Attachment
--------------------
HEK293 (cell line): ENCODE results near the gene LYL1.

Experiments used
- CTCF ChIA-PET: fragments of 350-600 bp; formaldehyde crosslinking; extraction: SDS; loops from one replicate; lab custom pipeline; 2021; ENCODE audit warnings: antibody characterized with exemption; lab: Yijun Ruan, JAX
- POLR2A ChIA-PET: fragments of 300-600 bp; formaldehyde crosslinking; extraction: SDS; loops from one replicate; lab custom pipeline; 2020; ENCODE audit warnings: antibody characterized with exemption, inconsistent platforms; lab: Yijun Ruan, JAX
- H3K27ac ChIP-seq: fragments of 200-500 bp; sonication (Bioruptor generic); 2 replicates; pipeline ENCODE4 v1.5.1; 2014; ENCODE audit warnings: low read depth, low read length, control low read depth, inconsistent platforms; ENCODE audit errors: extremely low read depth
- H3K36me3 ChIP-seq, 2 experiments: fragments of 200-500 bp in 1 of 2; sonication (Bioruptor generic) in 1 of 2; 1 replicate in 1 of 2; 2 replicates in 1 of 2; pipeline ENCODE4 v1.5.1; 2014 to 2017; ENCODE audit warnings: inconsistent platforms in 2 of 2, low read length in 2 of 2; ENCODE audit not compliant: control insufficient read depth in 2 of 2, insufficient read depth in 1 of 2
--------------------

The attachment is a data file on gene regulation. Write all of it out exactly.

HEK293 (cell line): ENCODE results near the gene LYL1.

Experiments used
- CTCF ChIA-PET: fragments of 350-600 bp; formaldehyde crosslinking; extraction: SDS; loops from one replicate; lab custom pipeline; 2021; ENCODE audit warnings: antibody characterized with exemption; lab: Yijun Ruan, JAX
- POLR2A ChIA-PET: fragments of 300-600 bp; formaldehyde crosslinking; extraction: SDS; loops from one replicate; lab custom pipeline; 2020; ENCODE audit warnings: antibody characterized with exemption, inconsistent platforms; lab: Yijun Ruan, JAX
- H3K27ac ChIP-seq: fragments of 200-500 bp; sonication (Bioruptor generic); 2 replicates; pipeline ENCODE4 v1.5.1; 2014; ENCODE audit warnings: low read depth, low read length, control low read depth, inconsistent platforms; ENCODE audit errors: extremely low read depth
- H3K36me3 ChIP-seq, 2 experiments: fragments of 200-500 bp in 1 of 2; sonication (Bioruptor generic) in 1 of 2; 1 replicate in 1 of 2; 2 replicates in 1 of 2; pipeline ENCODE4 v1.5.1; 2014 to 2017; ENCODE audit warnings: inconsistent platforms in 2 of 2, low read length in 2 of 2; ENCODE audit not compliant: control insufficient read depth in 2 of 2, insufficient read depth in 1 of 2